Wheat Germ Bread: An Experiment
Today I did a bit of experimenting to make bread using the white+wheat germ flour I get from Azure Standard. I like the idea of using this flour for quicker batches of bread that don’t require overnight soaking (because the wheat bran is removed there’s no phytic acid to be concerned about), but still has more nutrition than standard white flour. This flour works very well in my version of 30 minute rolls, but I don’t have a good go-to bread recipe using the white+wheat germ flour. Just substituting it for white flour sometimes makes a heavy ‘off’ tasting product.
I used this recipe as a base for my experiments. My version is below, and it turned out quite well. The texture was much closer to a good homemade white flour bread than I was expecting it to be, though unsurprisingly it was a bit denser (not in a bad way, in my opinion). The graham flavor from the wheat germ did also come through a little, but overall, it was an enjoyable bread for both me and my husband, and I hope to continue tweaking it in the future to make it even better. Ideally I’d actually like to eliminate the whole wheat flour and cornmeal from the recipe as well, so as to completely work around phytic acid concerns.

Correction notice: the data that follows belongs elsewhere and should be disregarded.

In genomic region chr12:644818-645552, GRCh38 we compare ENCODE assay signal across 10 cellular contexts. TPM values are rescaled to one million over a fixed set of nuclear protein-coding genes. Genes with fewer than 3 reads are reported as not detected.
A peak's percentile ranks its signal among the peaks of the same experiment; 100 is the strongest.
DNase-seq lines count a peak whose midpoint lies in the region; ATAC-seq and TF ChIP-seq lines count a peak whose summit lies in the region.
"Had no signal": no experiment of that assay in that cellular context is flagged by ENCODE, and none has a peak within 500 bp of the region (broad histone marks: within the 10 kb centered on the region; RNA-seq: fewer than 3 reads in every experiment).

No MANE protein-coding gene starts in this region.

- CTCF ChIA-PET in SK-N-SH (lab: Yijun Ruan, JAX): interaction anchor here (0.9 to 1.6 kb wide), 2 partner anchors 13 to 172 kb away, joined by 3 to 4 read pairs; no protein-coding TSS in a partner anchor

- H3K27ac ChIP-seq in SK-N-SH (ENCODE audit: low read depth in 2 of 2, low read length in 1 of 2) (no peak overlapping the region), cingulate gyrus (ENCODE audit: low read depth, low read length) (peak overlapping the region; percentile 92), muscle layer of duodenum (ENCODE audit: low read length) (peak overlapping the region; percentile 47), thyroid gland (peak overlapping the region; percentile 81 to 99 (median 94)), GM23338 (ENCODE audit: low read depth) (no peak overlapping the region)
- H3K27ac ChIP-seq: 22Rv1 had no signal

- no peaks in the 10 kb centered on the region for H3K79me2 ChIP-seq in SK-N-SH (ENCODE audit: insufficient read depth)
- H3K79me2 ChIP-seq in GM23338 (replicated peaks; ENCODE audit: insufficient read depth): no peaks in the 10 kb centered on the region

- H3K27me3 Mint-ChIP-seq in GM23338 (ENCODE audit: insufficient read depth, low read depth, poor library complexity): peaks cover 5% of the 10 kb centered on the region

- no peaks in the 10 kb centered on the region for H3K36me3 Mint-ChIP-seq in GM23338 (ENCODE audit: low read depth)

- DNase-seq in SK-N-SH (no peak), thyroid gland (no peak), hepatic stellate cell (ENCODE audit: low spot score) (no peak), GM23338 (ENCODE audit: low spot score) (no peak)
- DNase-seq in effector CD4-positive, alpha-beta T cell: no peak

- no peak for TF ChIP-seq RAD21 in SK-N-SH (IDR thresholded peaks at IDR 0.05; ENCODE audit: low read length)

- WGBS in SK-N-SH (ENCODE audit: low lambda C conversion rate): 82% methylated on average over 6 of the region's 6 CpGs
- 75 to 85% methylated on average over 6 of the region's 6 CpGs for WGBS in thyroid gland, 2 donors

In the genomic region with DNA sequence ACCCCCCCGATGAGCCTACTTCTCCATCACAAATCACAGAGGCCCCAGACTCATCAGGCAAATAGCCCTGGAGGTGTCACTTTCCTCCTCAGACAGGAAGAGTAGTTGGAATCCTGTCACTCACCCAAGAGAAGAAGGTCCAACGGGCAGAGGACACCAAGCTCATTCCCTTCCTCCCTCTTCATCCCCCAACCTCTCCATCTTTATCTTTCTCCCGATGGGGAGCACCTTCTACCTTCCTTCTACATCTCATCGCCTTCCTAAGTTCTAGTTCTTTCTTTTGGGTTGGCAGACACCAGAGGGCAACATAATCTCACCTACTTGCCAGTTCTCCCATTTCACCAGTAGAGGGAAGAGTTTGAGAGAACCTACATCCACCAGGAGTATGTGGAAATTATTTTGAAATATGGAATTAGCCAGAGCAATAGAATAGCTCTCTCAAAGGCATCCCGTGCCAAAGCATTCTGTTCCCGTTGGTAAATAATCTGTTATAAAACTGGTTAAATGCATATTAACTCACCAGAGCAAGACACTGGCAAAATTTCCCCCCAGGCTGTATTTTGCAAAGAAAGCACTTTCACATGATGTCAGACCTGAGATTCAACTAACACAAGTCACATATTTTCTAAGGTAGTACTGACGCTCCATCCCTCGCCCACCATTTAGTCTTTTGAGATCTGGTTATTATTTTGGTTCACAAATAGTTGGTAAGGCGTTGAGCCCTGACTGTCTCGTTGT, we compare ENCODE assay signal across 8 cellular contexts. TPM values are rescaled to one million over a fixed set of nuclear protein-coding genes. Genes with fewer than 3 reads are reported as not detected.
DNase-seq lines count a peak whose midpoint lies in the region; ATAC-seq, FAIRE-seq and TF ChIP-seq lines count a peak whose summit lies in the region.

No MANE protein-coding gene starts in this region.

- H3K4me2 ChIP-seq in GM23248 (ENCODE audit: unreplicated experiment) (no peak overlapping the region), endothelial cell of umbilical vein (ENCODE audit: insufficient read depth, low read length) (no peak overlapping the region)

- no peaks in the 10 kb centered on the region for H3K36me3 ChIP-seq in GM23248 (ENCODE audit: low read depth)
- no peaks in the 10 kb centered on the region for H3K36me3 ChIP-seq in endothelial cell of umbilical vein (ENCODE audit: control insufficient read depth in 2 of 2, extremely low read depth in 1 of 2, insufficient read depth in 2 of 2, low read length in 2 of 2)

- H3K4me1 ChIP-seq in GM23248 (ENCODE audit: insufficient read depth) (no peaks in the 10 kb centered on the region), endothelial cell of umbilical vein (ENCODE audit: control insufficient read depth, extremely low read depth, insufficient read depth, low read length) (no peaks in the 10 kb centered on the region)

White Plus Wheat Germ Flour Bread
1 TBSP yeast
2 cups warm water
2 TBSP molasses
1 TBSP turbinado sugar
1/4 tsp ginger powder
4 3/4 cups white+wheat germ flour
1 cup whole wheat flour (hard red wheat)
1 TBSP cornmeal
2 tsp salt
2 TBSP coconut oil, melted
Mix first five ingredients and set aside until foamy. Mix next four ingredients in a stand mixer bowl. Add foamy yeast mixture and coconut oil.
Knead until dough passes window pane test. (Mine never quite got there, even after about twenty minutes of kneading, so I just went until I could stretch it out almost to the windowpane thinness before it tore, and called that good enough.)
Grease bowl and let dough rise until doubled, about an hour. Punch down, divide into two loaves and let rise until doubled again, for about 30 minutes. Bake for 20-30 minutes at 375 degrees.